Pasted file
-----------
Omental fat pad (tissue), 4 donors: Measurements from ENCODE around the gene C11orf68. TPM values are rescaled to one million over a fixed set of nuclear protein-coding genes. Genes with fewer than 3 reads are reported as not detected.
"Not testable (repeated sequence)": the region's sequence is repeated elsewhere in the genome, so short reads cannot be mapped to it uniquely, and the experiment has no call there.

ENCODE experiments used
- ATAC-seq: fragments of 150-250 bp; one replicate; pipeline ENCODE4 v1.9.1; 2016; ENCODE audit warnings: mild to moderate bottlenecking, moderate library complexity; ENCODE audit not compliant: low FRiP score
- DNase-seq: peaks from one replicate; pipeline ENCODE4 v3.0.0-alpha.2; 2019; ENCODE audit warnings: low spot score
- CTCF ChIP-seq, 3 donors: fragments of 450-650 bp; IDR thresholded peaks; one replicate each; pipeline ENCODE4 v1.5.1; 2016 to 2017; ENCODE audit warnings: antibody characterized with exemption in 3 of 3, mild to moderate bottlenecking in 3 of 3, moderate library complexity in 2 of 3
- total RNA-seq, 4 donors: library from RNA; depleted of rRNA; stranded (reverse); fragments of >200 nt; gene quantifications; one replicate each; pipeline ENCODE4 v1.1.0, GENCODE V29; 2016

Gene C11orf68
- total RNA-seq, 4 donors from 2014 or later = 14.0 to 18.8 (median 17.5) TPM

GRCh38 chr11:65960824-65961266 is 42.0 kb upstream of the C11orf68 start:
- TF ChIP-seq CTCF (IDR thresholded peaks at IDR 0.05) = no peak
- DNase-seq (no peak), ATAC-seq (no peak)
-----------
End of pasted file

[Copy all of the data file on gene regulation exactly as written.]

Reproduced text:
Omental fat pad (tissue), 4 donors: Measurements from ENCODE around the gene C11orf68. TPM values are rescaled to one million over a fixed set of nuclear protein-coding genes. Genes with fewer than 3 reads are reported as not detected.
"Not testable (repeated sequence)": the region's sequence is repeated elsewhere in the genome, so short reads cannot be mapped to it uniquely, and the experiment has no call there.

ENCODE experiments used
- ATAC-seq: fragments of 150-250 bp; one replicate; pipeline ENCODE4 v1.9.1; 2016; ENCODE audit warnings: mild to moderate bottlenecking, moderate library complexity; ENCODE audit not compliant: low FRiP score
- DNase-seq: peaks from one replicate; pipeline ENCODE4 v3.0.0-alpha.2; 2019; ENCODE audit warnings: low spot score
- CTCF ChIP-seq, 3 donors: fragments of 450-650 bp; IDR thresholded peaks; one replicate each; pipeline ENCODE4 v1.5.1; 2016 to 2017; ENCODE audit warnings: antibody characterized with exemption in 3 of 3, mild to moderate bottlenecking in 3 of 3, moderate library complexity in 2 of 3
- total RNA-seq, 4 donors: library from RNA; depleted of rRNA; stranded (reverse); fragments of >200 nt; gene quantifications; one replicate each; pipeline ENCODE4 v1.1.0, GENCODE V29; 2016

Gene C11orf68
- total RNA-seq, 4 donors from 2014 or later = 14.0 to 18.8 (median 17.5) TPM

GRCh38 chr11:65960824-65961266 is 42.0 kb upstream of the C11orf68 start:
- TF ChIP-seq CTCF (IDR thresholded peaks at IDR 0.05) = no peak
- DNase-seq (no peak), ATAC-seq (no peak)